Eight Valentine's Day Tips For Parents Of Special Needs Children

Author Deanna Picon Offers Eight Ways For Couples To Keep The Love Alive

With all the responsibilities and challenges of raising a special needs child, relationships are often put on the back burner, so it's important for couples to take time for themselves”

— Deanna Picon

NEW YORK, NEW YORK, US, February 14, 2019 /EINPresswire.com/ — Sustaining a strong and fulfilling marriage or relationship while raising a son or daughter with a disability is no easy task. Managing all aspects of a child’s daily living – including personal needs, school activities, therapy and medical appointments – can leave little time for oneself, much less a partner.

“Every relationship needs to be nurtured and cared for, but with all the challenges of raising a special needs child, it often seems impossible,” said Deanna Picon, founder of Your Autism Coach, LLC and author of The Autism Parents’ Guide To Reclaiming Your Life. Picon is also the recipient of the 2018 "Top Parental Advice Writer Award" by Autism Parenting Magazine. “With all the responsibilities and pressures, relationships are often put on the back burner, so it’s important for couples to take care of each other.”

Parents can apply these simple tips to have a wonderful Valentine’s Day and throughout the year.

1. Give yourself permission to enjoy. Keep in mind that it’s perfectly okay for you and your spouse to make time for yourselves. Special needs parents may find themselves feeling guilty for a having a good time, even if it’s only for a few hours. But there is no reason to feel bad; a bit of enjoyment is good for you and your whole family. Every couple needs some time alone together to reconnect and keep the emotional and communication bonds strong.

2. Schedule some couple time. It can be as simple as planning “fun dates” for yourselves on a weekly or monthly basis. Write it on the calendar. Enter it in your cell phone. Hire a caregiver for a few hours or ask a good friend or family member to stay with your child. Go bowling or have a quick bite at a local restaurant. Participate in hobbies, activities and events you enjoy. Above all, when you're out together, do not discuss your child and/or children. Have a conversation about the two of you. It will probably be the first time you've done that in years.

3. Save for future fun. Saving up for your next adventure can be almost as fun as going there. You can buy a little bank, cover it in gift wrapping paper and label it “Good Times Bank.” Put all your loose coins in it at the end of the day and watch your savings mount up. Use the extra cash to do or buy something you both enjoy.

4. Book a romantic getaway. Many hotels and bed and breakfast inns offer affordable, weekend getaway packages for couples. They may feature a bottle of champagne in your room or breakfast in bed. Ask a family member or close friend (well in advance!) if they can watch your special needs child and/or other children for one of two days. Staying at your home, with familiar surroundings, will make it easier for your child.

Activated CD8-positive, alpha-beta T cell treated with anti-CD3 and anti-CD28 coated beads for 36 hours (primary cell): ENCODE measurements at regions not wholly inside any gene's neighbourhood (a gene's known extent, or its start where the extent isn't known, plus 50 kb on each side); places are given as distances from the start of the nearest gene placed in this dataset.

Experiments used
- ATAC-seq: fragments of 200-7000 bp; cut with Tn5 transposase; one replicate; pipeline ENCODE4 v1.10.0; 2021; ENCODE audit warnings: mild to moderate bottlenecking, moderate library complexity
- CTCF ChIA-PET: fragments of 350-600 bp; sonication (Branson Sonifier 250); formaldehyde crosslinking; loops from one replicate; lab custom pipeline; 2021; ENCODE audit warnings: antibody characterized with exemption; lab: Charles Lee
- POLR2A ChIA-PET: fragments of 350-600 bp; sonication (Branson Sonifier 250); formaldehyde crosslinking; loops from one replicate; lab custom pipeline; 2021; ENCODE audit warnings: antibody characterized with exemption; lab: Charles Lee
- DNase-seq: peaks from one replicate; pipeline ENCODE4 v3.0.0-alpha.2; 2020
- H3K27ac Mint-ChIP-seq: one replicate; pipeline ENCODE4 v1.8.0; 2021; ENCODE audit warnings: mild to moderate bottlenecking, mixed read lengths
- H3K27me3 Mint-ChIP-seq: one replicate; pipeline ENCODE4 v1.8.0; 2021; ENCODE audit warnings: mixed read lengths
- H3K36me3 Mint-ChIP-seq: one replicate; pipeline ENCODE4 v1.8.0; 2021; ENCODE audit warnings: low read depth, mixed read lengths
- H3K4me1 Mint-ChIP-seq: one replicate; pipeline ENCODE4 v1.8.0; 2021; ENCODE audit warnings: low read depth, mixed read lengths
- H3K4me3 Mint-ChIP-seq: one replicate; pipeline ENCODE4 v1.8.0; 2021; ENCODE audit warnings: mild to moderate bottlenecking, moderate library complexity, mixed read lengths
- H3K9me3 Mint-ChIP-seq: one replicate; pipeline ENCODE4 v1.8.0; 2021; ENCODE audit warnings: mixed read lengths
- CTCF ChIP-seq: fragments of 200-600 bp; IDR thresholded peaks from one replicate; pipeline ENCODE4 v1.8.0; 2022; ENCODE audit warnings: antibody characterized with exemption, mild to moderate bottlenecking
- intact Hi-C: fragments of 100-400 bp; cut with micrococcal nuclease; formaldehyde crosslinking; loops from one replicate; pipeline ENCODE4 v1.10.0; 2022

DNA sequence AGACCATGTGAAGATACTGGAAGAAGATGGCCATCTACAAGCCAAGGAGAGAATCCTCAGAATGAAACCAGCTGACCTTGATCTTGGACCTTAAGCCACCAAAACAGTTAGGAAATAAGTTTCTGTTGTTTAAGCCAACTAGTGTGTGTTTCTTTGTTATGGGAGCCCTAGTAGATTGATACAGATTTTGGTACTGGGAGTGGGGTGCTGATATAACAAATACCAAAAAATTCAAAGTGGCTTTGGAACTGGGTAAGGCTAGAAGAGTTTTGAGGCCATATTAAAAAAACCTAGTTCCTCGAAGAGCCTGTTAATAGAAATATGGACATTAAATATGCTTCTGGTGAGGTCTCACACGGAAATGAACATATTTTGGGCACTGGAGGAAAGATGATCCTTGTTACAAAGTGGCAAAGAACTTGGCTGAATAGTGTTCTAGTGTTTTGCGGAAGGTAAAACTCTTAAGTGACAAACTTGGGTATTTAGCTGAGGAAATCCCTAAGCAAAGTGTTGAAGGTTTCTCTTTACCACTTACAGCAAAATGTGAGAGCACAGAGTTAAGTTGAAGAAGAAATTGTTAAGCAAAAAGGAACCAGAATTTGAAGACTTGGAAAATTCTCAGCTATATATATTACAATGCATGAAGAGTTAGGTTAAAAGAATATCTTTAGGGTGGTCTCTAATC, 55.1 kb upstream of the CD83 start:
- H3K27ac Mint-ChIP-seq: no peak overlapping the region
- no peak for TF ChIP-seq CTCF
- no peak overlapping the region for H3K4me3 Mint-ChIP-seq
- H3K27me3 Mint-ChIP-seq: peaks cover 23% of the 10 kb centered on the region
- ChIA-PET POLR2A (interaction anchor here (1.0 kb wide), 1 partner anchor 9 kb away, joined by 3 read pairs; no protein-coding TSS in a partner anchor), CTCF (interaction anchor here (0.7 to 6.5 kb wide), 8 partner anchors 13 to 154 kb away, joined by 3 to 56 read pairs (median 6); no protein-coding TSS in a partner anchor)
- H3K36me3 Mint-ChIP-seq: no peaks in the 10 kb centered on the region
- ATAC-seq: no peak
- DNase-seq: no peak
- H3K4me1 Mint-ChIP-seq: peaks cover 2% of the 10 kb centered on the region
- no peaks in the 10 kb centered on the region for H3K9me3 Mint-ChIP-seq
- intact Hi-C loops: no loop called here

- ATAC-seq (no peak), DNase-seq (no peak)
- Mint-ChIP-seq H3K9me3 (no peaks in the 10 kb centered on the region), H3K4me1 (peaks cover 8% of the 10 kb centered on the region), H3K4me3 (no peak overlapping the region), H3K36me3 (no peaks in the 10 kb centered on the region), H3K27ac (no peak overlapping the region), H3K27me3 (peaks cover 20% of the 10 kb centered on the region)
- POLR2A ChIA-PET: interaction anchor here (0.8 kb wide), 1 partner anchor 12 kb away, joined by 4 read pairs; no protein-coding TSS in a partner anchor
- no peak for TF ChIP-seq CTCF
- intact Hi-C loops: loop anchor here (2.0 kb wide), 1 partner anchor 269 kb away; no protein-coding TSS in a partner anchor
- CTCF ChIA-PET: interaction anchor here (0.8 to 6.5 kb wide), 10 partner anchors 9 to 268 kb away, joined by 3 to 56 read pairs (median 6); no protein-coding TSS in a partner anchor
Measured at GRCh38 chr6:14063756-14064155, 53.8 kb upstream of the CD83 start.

5. Start fresh traditions. Creating new routines can add a spark to your relationship. For example, write down simple and relaxing things such as “give me a back or foot massage with scented oils” on small pieces of paper or note cards and put them in a jar. Each week, take turns picking one out.

6. Appreciate each other. Show your gratitude for all the wonderful or demanding things you are doing as partners and parents. Tell each other, “You’re amazing. I’d be lost without you” every once in a while. It’s always nice to hear compliments, especially from your partner. Take over a task if you can. This extra time will allow your partner to do something they enjoy but never have the time to. Thank each other for acts of kindness, such as letting you sleep late some mornings.

7. Keep the romantic fires burning. Attention and affection for each other doesn’t have to be reserved for just date nights and special occasions like Valentine’s Day. A little extra effort on both sides can generate ongoing intimacy. A kiss goodnight, a gentle touch as you pass in the hall, a love message by e-mail or text. These little gestures can mean so much.

8. Surprise each other. You don’t have to wait for birthdays, anniversaries, Mother’s or Father’s Day to do something nice and special for your partner. Give him/her a balloon that says “You’re Special” or “I Love You.” Buy a small bouquet of flowers or something that your spouse wants like a DVD collection of favorite TV shows.

Your Autism Coach, LLC provides personalized guidance, comprehensive support programs and seminars that address the concerns of parents of special needs children. Now on Twitter (@yourautismcoach), look for the latest parenting tips and advice from Deanna Picon. She shows parents how to overcome the challenges of raising a child with special needs, while building a rewarding life for themselves. Deanna is the recipient of the 2018 “Top Parental Advice Writer” Award by Autism Parenting Magazine.

Deanna Picon
Your Autism Coach, LLC
347-869-4705
email us here


Source: EIN Presswire